Furniture fittings manufacturer Blum has posted a group turnover of €2,376million for the 2020/21 financial year ended June 30, 2021.
It represents a growth of €470m on the previous year and an increase in turnover of 24.7%, which joint MD Philip Blum said was an “above-average increase” caused by an “unforeseeable surge in demand for furniture caused by the COVID-19 pandemic”.
Austrian-based Blum stated despite showrooms having to close their doors during lockdowns, demand for furniture and interior refurbishments increased around the world.
The company explained Western Europe reported strong growth, particularly in Italy, France, UK and Germany.
It also stated there were “major” increases in Eastern Europe, such as Poland, Russia, the Czech Republic and Turkey.
And it reported business had performed well in North America, Asia, Oceania, as well as Africa, South America and the Near and Middle East.
Having opened Blum Indonesia in the spring of 2021, the company now services 120 countries with 33 subsidiaries and sales offices worldwide.
However, joint MD Martin Blum stated the growth has posed “extreme” challenges, especially in production.
Despite the challenging times, the company continued to invest in the expansion of buildings, machinery and facilities, spending €176m in Vorlberg, Austria, and €259m worldwide.
Martin Blum stated: “It was thanks to long-term planning that we were able to respond as well as possible to the unexpectedly strong growth in demand.”
It reported the extension to Plant 4 in Bregenz will be operational in summer and work has started on an expansion and a high bay warehouse at Plant 6 in Glaissau, due for completion in 2023.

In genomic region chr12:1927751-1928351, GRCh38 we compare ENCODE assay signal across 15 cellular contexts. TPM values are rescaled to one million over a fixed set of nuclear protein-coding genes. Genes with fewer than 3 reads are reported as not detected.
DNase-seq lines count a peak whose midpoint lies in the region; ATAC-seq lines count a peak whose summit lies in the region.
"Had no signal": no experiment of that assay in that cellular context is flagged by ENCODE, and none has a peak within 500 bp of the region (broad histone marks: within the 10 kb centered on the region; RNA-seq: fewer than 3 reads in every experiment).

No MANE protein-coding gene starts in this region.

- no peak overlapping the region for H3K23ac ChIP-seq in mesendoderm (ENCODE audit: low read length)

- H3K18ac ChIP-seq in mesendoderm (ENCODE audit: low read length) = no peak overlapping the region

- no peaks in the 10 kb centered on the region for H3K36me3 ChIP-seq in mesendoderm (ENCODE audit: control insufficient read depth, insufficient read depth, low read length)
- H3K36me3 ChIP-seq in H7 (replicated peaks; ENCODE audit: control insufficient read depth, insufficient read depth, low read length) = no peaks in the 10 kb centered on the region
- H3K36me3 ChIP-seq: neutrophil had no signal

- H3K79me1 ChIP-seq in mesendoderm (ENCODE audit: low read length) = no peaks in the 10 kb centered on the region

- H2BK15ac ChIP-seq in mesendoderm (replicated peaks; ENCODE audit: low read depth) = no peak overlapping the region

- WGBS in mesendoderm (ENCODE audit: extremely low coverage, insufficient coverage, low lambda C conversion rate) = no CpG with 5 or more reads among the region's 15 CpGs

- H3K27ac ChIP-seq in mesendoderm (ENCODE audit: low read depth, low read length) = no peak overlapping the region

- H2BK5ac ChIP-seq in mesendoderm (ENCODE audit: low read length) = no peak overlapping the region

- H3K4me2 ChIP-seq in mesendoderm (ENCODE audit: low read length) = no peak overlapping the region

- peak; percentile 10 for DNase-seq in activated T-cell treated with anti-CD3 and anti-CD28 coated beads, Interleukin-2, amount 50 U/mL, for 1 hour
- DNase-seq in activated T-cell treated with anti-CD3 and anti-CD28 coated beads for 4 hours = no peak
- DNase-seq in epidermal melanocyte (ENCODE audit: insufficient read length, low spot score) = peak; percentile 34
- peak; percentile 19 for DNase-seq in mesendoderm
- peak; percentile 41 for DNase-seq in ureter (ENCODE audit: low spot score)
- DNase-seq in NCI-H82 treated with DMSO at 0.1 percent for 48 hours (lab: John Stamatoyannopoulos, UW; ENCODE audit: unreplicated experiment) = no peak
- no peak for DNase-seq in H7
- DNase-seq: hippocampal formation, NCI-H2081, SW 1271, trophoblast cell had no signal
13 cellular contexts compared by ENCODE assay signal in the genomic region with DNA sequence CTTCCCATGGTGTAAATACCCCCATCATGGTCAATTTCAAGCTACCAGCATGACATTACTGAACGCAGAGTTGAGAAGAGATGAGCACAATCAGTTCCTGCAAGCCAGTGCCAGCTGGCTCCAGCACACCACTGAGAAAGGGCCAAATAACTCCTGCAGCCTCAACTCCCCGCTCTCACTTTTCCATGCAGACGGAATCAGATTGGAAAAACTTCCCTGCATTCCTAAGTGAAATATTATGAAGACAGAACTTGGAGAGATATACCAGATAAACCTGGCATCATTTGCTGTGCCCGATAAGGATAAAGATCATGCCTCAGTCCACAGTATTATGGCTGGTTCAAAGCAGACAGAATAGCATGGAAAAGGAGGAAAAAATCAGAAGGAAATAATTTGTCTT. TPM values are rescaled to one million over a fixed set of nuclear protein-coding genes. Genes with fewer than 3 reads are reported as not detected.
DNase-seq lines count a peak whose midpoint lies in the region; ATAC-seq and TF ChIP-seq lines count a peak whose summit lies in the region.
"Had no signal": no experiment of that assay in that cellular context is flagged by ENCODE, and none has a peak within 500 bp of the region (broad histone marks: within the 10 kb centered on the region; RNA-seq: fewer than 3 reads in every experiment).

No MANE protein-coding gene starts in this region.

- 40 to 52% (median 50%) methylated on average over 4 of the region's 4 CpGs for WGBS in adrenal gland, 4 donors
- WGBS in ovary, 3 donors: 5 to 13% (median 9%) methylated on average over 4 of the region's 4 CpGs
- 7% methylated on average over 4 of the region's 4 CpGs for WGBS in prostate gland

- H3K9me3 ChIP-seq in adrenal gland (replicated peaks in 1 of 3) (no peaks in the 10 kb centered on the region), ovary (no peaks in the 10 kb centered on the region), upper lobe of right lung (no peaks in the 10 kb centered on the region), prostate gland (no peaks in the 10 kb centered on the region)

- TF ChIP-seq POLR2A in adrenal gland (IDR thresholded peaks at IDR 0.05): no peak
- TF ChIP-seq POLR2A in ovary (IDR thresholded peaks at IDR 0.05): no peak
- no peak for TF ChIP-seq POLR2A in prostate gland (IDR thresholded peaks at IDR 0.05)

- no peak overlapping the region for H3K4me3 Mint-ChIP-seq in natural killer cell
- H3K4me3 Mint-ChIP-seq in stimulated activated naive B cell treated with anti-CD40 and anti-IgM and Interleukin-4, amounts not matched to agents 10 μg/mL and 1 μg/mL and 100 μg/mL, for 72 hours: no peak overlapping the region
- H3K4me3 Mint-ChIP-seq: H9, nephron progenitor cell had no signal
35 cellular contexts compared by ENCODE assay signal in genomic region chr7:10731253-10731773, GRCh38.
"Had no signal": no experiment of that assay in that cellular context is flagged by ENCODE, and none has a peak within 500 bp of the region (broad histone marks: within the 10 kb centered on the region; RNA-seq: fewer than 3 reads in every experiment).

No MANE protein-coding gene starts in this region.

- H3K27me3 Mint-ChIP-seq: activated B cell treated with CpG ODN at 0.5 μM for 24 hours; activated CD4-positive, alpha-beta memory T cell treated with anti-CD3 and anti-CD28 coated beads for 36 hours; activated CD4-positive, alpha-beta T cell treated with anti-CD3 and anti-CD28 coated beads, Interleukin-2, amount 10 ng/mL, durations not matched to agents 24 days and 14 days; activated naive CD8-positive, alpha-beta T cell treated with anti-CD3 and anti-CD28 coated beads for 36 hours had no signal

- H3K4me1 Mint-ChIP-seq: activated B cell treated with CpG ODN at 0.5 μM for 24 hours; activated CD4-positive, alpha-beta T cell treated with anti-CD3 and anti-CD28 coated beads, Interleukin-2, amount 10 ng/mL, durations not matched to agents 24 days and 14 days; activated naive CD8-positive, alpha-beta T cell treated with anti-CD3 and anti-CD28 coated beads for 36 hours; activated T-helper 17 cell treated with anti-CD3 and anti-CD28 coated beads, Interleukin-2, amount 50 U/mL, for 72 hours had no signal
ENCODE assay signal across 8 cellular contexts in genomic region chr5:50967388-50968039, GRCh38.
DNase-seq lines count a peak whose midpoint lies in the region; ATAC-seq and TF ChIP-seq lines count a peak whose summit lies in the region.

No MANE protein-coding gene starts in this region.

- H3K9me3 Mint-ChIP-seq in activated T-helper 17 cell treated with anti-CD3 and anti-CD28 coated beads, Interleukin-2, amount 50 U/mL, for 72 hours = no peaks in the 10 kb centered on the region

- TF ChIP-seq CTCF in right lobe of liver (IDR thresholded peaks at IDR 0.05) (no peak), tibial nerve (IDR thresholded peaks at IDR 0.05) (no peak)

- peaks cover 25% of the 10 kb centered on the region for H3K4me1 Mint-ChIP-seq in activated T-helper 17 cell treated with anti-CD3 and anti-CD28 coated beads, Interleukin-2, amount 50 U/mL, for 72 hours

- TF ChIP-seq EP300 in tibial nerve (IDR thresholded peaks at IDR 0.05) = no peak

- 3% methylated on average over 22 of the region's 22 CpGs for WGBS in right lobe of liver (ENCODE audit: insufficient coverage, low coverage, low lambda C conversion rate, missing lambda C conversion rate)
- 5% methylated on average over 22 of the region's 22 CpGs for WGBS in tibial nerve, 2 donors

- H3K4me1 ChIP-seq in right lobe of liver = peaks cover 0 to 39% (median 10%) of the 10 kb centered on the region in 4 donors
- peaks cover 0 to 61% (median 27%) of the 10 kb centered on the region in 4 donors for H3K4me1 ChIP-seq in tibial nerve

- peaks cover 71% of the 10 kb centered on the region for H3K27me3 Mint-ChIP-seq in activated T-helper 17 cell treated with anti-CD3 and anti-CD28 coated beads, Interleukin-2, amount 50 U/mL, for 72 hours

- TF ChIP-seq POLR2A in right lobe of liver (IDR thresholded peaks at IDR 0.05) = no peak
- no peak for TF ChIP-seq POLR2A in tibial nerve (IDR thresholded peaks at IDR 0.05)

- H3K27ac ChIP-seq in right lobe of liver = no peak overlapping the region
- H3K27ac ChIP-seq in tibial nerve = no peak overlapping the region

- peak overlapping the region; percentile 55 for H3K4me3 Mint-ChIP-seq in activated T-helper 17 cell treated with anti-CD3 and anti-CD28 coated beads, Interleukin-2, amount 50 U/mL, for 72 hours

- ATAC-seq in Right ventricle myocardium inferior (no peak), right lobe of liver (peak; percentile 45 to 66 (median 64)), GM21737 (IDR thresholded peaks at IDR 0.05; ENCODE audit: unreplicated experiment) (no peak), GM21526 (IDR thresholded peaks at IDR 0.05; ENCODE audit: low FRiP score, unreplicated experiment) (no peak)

In addition, the company is building a production plant in China and an extension to its plant in Poland, scheduled to be finished by early 2022 and autumn 2023, respectively.
Blum pointed to the high demand for kitchens creating shortages of raw materials, such as steel which has doubled in price in the last six months.
The company also pointed to increases in costs for transportation, which have increased “dramatically”.
Martin Blum stated: “Unfortunately, our customers are currently also having to wait longer for our products.
“Only by adjusting some delivery times have we been able to meet the rapid growth in market demands.”
The managing directors believe the international supply chains and supply of raw materials will remain severely impacted for some time.
Looking forward, Blum believes innovations in products and services, such as those shown at hybrid event Blum Connects, will safeguard the future of the company.
This is also mirrored by its investment in staff development with 8,778 employees worldwide who will be joined by 103 apprentices in September 2021.